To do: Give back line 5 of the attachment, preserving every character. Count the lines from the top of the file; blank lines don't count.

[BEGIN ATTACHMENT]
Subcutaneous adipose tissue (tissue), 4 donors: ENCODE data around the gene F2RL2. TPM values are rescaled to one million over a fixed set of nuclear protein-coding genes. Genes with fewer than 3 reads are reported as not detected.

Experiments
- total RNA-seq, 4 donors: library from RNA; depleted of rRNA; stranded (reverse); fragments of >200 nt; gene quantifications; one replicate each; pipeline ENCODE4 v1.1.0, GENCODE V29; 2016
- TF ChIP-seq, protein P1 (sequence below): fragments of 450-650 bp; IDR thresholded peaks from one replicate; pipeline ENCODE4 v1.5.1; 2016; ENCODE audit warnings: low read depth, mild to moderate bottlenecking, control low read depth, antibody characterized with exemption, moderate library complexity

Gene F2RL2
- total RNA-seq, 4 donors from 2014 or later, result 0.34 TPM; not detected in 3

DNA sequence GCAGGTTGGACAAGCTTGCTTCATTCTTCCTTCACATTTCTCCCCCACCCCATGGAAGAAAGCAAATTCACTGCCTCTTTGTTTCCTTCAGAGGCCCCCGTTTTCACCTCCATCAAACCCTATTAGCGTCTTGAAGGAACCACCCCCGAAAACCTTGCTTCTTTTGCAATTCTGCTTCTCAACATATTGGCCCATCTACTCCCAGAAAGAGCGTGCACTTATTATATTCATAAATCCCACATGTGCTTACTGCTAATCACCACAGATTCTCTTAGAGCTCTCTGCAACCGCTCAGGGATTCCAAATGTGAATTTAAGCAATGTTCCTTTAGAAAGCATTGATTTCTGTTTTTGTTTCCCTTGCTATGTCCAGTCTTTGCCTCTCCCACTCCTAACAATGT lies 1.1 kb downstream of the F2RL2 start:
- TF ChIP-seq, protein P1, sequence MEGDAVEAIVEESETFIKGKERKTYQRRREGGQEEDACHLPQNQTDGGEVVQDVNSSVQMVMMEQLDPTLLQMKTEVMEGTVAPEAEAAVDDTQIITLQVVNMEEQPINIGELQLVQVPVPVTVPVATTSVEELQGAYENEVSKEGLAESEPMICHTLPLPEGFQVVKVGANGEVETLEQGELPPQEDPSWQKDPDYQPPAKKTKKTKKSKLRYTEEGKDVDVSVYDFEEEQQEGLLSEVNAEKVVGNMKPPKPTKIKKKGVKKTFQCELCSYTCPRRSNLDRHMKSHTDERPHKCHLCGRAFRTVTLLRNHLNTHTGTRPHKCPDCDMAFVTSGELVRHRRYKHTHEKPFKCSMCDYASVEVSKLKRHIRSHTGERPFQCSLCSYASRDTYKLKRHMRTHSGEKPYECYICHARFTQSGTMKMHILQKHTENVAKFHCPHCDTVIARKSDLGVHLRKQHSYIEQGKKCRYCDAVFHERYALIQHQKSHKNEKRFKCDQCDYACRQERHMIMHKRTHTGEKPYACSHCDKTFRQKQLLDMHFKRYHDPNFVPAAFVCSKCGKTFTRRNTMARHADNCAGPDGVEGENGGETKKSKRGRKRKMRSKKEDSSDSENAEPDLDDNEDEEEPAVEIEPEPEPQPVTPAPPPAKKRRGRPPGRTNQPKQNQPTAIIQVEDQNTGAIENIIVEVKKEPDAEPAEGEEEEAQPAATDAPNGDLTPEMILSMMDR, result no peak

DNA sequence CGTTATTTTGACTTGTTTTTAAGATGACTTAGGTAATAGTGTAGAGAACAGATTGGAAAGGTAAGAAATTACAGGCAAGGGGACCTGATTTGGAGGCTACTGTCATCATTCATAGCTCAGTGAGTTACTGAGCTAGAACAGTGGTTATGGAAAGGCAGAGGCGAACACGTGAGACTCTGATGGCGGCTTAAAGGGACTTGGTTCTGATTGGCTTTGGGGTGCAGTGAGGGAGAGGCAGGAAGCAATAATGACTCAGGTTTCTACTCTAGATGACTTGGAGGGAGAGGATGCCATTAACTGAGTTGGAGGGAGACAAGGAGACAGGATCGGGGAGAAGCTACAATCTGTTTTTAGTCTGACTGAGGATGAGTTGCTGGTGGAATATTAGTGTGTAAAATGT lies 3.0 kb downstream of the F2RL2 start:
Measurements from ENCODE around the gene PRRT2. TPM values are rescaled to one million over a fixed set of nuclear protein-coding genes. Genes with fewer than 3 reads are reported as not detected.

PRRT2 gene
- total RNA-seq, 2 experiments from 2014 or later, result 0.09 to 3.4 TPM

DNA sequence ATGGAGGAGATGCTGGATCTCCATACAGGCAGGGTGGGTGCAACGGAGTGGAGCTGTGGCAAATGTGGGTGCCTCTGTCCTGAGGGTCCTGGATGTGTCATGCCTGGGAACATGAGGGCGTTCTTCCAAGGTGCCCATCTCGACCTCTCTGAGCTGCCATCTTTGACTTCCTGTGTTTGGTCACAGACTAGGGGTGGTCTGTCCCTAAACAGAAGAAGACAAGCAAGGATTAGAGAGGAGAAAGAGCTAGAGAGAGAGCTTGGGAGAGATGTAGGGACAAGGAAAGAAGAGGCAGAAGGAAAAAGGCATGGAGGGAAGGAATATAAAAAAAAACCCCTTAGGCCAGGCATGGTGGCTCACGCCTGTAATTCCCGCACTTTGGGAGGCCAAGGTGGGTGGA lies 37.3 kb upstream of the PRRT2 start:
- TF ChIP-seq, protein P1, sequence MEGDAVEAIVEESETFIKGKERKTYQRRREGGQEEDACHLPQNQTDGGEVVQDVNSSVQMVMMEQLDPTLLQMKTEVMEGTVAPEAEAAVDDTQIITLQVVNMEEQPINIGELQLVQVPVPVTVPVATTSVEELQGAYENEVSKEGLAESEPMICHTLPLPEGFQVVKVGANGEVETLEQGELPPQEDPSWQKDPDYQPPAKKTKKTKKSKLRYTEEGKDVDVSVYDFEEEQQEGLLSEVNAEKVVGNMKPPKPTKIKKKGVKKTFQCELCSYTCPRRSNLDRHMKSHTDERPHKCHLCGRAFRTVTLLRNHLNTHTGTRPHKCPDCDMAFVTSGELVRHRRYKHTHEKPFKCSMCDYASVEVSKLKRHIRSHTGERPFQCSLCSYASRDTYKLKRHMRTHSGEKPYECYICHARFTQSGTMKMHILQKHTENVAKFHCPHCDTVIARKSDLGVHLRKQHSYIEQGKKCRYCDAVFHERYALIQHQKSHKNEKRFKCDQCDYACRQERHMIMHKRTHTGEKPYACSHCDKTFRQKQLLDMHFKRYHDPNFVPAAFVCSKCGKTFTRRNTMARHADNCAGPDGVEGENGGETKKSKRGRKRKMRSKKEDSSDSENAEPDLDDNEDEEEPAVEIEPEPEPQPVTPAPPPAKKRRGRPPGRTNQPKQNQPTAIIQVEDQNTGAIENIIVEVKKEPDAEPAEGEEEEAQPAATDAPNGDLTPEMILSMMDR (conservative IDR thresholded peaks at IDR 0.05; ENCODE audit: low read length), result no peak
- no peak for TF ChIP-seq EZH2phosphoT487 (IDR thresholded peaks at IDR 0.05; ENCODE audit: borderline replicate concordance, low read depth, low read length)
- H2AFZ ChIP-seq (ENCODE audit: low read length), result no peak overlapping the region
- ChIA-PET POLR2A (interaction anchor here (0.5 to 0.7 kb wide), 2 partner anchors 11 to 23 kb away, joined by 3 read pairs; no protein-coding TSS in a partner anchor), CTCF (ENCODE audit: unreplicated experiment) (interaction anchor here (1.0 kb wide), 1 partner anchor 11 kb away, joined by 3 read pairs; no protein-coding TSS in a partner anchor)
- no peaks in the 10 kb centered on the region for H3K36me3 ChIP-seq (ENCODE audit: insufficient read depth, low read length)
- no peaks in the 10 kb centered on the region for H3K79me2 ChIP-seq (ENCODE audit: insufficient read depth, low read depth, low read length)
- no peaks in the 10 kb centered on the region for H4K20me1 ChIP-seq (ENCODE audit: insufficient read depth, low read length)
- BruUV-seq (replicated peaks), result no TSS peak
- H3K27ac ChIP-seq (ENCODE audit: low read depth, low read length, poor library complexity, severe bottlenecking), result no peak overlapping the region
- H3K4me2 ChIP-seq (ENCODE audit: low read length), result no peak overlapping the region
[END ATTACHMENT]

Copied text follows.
Gene F2RL2